Blasting your head with freezing water at the end of a warm shower is about the last thing any sane person feels like doing in winter. Yet there are many of us who willingly undergo this water torture because we’ve been told it will bestow Kate Middleton-esque gloss upon our hair.
Whether you heard it from a magazine, your big sister, hairdresser, or Miranda Kerr (who says it makes her hair “really shiny”, the ‘cold rinse = glossy hair’ belief has been around for a long, long time.
The theory goes something like this: warm water opens the hair cuticle — the outermost layer of each strand — making it appear more dull. Blasting it with cold water supposedly ‘seals’ the cuticle, making your strands appear smoother and shinier.
On paper it sounds kind of legit… but does that make it true? Well, not necessarily.
Dr Tim Moore, Chief Technical Officer at ghd’s Research and Development Facility, told The Glow his team has explored this popular myth, but to date they haven’t found any solid, scientific proof it works. (Post continues after gallery.)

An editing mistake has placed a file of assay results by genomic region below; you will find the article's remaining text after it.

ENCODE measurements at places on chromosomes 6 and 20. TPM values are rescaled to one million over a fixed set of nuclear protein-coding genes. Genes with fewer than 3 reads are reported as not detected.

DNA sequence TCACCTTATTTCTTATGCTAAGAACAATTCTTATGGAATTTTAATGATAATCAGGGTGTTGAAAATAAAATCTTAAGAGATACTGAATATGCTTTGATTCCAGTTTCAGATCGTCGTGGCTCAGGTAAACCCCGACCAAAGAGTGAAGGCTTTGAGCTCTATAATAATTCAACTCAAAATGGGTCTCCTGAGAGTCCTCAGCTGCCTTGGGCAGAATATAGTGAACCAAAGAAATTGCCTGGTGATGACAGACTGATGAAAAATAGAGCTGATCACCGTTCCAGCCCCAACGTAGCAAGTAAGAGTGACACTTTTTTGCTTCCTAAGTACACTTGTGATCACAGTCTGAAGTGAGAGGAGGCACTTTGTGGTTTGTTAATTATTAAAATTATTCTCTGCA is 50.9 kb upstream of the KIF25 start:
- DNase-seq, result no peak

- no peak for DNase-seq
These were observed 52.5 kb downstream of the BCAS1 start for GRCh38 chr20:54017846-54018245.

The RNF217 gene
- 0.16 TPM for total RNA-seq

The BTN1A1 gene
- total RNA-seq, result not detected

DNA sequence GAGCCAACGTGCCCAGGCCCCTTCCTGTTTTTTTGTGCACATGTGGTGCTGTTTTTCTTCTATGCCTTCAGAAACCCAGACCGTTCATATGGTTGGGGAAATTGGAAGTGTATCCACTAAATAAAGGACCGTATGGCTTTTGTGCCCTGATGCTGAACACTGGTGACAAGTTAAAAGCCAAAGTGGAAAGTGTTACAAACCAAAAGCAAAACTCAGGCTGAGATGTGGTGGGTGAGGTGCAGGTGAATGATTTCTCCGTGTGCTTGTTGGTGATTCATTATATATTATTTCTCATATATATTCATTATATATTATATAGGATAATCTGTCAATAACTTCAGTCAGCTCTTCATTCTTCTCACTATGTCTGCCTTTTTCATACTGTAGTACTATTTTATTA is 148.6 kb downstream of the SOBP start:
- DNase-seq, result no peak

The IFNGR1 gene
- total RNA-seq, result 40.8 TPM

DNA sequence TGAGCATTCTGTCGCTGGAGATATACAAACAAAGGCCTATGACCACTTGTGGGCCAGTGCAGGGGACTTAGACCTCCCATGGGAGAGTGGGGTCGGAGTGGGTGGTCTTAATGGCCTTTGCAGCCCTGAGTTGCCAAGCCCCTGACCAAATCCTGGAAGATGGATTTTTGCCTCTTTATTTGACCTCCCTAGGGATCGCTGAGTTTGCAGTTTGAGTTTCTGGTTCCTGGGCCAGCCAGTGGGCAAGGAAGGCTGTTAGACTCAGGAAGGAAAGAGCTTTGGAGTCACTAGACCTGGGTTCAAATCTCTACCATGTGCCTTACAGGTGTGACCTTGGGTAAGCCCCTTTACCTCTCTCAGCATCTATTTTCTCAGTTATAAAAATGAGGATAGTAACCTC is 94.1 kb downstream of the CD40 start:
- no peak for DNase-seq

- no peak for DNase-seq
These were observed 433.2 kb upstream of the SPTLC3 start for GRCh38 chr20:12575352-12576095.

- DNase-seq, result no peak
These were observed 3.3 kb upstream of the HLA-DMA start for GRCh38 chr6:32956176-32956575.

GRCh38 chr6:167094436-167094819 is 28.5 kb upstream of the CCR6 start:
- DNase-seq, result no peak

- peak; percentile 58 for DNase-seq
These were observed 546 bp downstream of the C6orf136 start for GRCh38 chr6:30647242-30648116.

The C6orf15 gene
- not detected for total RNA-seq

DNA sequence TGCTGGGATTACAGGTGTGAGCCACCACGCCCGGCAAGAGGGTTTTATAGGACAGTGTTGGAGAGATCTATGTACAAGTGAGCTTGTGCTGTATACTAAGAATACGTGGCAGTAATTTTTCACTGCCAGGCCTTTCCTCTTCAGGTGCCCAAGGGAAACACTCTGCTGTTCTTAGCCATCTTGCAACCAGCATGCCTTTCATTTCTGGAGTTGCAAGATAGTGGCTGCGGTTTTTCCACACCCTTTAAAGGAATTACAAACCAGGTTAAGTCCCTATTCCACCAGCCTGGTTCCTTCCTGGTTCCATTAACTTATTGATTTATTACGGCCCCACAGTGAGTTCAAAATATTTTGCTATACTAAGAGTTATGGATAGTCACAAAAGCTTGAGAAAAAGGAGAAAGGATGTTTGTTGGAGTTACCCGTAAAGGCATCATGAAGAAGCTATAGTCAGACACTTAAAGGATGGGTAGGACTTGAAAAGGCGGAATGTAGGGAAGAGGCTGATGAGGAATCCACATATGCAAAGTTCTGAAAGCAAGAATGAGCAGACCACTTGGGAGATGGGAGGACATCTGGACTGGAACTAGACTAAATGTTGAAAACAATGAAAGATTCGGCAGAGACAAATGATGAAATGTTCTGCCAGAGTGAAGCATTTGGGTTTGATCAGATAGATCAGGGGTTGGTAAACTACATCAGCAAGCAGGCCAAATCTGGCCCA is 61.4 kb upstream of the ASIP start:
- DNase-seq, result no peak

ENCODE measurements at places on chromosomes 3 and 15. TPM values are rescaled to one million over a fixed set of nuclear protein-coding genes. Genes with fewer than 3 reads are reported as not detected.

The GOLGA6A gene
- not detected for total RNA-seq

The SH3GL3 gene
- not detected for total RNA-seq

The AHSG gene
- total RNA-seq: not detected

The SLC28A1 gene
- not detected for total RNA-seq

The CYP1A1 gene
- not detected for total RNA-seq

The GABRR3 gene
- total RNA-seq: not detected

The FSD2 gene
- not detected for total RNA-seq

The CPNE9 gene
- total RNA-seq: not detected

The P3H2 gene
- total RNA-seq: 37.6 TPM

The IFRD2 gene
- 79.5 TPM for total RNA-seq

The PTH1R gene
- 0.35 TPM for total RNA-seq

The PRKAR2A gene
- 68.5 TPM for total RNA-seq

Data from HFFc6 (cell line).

“People say a lot of things in the hair styling and beauty industries and some of it is spot on… so we looked at it and said, ‘Does this have any real scientific benefit behind it?'” Dr Moore said.
“But we haven’t found it. We can’t see any changes in tensile strength, we can’t see any changes in shine or anything like that, so we haven’t been able to prove anything.”
He’s not the only skeptic. According to Dr. Eric Pressly, one of the inventors of Olaplex, water does have the ability to open or close the hair follicle through absorption and swelling processes — however, he adds this has little to do with temperature.
“This is a very fast process, and the difference between hot and cold water is negligible,” Pressly told Into the Gloss.